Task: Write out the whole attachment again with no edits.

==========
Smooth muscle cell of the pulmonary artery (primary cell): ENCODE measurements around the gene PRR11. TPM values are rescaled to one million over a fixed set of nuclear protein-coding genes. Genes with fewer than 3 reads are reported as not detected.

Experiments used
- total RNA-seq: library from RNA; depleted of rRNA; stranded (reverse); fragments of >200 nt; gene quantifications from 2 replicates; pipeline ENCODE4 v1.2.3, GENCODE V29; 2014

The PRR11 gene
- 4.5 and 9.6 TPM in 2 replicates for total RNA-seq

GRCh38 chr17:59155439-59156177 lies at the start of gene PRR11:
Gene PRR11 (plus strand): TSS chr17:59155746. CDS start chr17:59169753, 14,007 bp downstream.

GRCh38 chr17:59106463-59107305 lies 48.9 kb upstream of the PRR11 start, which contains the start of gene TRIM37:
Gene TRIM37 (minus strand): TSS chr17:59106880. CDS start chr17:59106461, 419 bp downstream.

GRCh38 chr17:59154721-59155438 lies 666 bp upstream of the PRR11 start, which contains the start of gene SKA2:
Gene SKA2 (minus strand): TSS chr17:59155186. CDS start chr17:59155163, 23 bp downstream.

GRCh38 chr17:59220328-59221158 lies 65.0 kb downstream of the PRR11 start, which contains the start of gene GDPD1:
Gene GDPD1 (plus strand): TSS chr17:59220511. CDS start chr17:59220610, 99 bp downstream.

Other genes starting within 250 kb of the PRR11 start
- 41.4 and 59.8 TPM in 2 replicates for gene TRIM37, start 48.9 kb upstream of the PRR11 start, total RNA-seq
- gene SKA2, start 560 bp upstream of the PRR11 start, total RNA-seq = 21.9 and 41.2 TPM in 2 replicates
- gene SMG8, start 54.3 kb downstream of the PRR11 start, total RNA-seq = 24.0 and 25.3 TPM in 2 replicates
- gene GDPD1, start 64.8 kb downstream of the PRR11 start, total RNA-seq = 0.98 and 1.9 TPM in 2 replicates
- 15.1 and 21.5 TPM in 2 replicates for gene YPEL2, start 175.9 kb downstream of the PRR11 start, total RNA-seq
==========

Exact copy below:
Smooth muscle cell of the pulmonary artery (primary cell): ENCODE measurements around the gene PRR11. TPM values are rescaled to one million over a fixed set of nuclear protein-coding genes. Genes with fewer than 3 reads are reported as not detected.

Experiments used
- total RNA-seq: library from RNA; depleted of rRNA; stranded (reverse); fragments of >200 nt; gene quantifications from 2 replicates; pipeline ENCODE4 v1.2.3, GENCODE V29; 2014

The PRR11 gene
- 4.5 and 9.6 TPM in 2 replicates for total RNA-seq

GRCh38 chr17:59155439-59156177 lies at the start of gene PRR11:
Gene PRR11 (plus strand): TSS chr17:59155746. CDS start chr17:59169753, 14,007 bp downstream.

GRCh38 chr17:59106463-59107305 lies 48.9 kb upstream of the PRR11 start, which contains the start of gene TRIM37:
Gene TRIM37 (minus strand): TSS chr17:59106880. CDS start chr17:59106461, 419 bp downstream.

GRCh38 chr17:59154721-59155438 lies 666 bp upstream of the PRR11 start, which contains the start of gene SKA2:
Gene SKA2 (minus strand): TSS chr17:59155186. CDS start chr17:59155163, 23 bp downstream.

GRCh38 chr17:59220328-59221158 lies 65.0 kb downstream of the PRR11 start, which contains the start of gene GDPD1:
Gene GDPD1 (plus strand): TSS chr17:59220511. CDS start chr17:59220610, 99 bp downstream.

Other genes starting within 250 kb of the PRR11 start
- 41.4 and 59.8 TPM in 2 replicates for gene TRIM37, start 48.9 kb upstream of the PRR11 start, total RNA-seq
- gene SKA2, start 560 bp upstream of the PRR11 start, total RNA-seq = 21.9 and 41.2 TPM in 2 replicates
- gene SMG8, start 54.3 kb downstream of the PRR11 start, total RNA-seq = 24.0 and 25.3 TPM in 2 replicates
- gene GDPD1, start 64.8 kb downstream of the PRR11 start, total RNA-seq = 0.98 and 1.9 TPM in 2 replicates
- 15.1 and 21.5 TPM in 2 replicates for gene YPEL2, start 175.9 kb downstream of the PRR11 start, total RNA-seq